Does the local transit system here in Germany seem like a riddle to you?

We’ll guide you through the puzzle of how German public transit works.

 We demystify the whole concept for those whom it is completely alien and confusing. The public transport system here is, on the whole, extremely efficient, safe and reliable with well-maintained, clean vehicles and a very logical ticketing system. At least once you know the vagaries of how it works!

 

So, how does German Public Transport work?

 

We’ll cover how the system is set up, how the zoning principle works which governs ticket costs and validity, how to buy a ticket, the different ticket types and we’ll explain briefly how buses, trams and trains all fit into the system in an integrated way, each complementing one another as they seamlessly work within the same network.

Cheap it most certainly isn’t, nonetheless, some of the day tickets and special offers certainly offer exceedingly good value for money, especially the regional group tickets which deserve a call-out on their own.SaveSave

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Travel Zones (Waben)

 

To begin to answer how German public transit works requires a quick crash course in the concept of travel zones.

Central to the system and one of the first things to get your head around is the Waben, or zoning which is the foundation upon which ticket charges are based. The whole system is integrated, meaning that one of the basic principles when considering how does German public transport work is that each transit company operates within an alliance (or Verkehrsverbund in German).

They must each offer and accept the same types of tickets across the network. Pricing and ticket types are determined by the alliance. The ticket you buy on a city bus is therefore also valid for completing your journey on a tram or underground train.

IMPORTANT: As long as you remain within the zone for which the ticket is valid. If you venture outside of the zone for which the ticket is valid, you could be fined if you are caught). The same goes for different bus or train operators within the same zone (or zones, if you have a ticket which crosses into another zone.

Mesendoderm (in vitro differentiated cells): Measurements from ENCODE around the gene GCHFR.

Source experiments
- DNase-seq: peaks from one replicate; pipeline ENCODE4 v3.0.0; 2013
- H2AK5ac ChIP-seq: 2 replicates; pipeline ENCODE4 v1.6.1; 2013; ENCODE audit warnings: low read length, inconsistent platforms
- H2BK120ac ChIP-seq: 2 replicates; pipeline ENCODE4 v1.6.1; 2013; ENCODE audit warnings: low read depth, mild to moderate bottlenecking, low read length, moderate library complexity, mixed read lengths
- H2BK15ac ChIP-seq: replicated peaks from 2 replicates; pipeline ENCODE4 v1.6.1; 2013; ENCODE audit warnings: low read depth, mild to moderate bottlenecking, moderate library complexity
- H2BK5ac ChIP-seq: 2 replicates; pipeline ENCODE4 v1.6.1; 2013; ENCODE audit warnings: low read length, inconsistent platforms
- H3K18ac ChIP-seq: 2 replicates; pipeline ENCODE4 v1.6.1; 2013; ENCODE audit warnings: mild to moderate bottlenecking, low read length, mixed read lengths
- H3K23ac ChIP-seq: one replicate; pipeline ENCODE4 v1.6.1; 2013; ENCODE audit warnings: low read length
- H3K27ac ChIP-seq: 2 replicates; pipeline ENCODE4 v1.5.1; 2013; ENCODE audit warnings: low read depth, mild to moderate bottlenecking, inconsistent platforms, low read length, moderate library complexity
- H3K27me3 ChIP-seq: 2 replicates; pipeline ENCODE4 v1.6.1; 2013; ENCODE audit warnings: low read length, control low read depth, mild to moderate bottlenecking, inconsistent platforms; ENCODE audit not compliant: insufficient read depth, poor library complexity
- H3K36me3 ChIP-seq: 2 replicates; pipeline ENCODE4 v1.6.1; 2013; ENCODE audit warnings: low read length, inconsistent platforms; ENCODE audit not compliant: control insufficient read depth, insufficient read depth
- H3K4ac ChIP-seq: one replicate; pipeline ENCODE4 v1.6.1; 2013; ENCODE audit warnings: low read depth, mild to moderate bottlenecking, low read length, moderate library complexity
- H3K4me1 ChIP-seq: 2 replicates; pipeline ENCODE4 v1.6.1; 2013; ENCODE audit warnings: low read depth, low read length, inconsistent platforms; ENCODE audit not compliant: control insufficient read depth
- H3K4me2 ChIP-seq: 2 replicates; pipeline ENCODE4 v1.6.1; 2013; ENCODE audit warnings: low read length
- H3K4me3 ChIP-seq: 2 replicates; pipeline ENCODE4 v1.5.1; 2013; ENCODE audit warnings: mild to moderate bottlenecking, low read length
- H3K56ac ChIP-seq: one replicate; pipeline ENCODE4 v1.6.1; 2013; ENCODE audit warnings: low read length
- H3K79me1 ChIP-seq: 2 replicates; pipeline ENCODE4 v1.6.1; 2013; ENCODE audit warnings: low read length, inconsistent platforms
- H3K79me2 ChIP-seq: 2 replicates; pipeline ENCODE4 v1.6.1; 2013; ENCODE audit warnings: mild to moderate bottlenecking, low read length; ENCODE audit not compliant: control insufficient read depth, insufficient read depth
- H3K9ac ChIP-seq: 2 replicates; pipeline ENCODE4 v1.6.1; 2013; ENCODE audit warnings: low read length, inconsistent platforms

When you buy a single ticket, it is typically valid for a 60 or 90 minute period and you are free to use any type of public transport available within the network to complete your journey.

Integrated Transit Systems (Verkehrsverbunde)

 

Each area of Germany is represented by a Verkehrsverbund. Within each of these integrated public transit alliances, buses, trams and trains all operate within the network, often through by different companies or municipal networks, all working under the same tariff rules. which are governed by the alliance. The Verkehrsverbunde covering the major metropolitan areas are linked to below. Where they have an English web page, I have linked to this. However, in almost all cases the German site is more comprehensive and contains much more information. Just click to German on the page if you can’t find what you’re looking for.

 

Berlin
Hamburg
Cologne / Bonn
Dusseldorf and Ruhrgebiet Cities
Frankfurt / Mainz / Wiesbaden / Darmstadt (Rhein-Main)
Mannheim / Heidelberg / Ludwigshafen (Rhein-Neckar)
Stuttgart
Munich
Nuremberg
Leipzig (in German only)
Dresden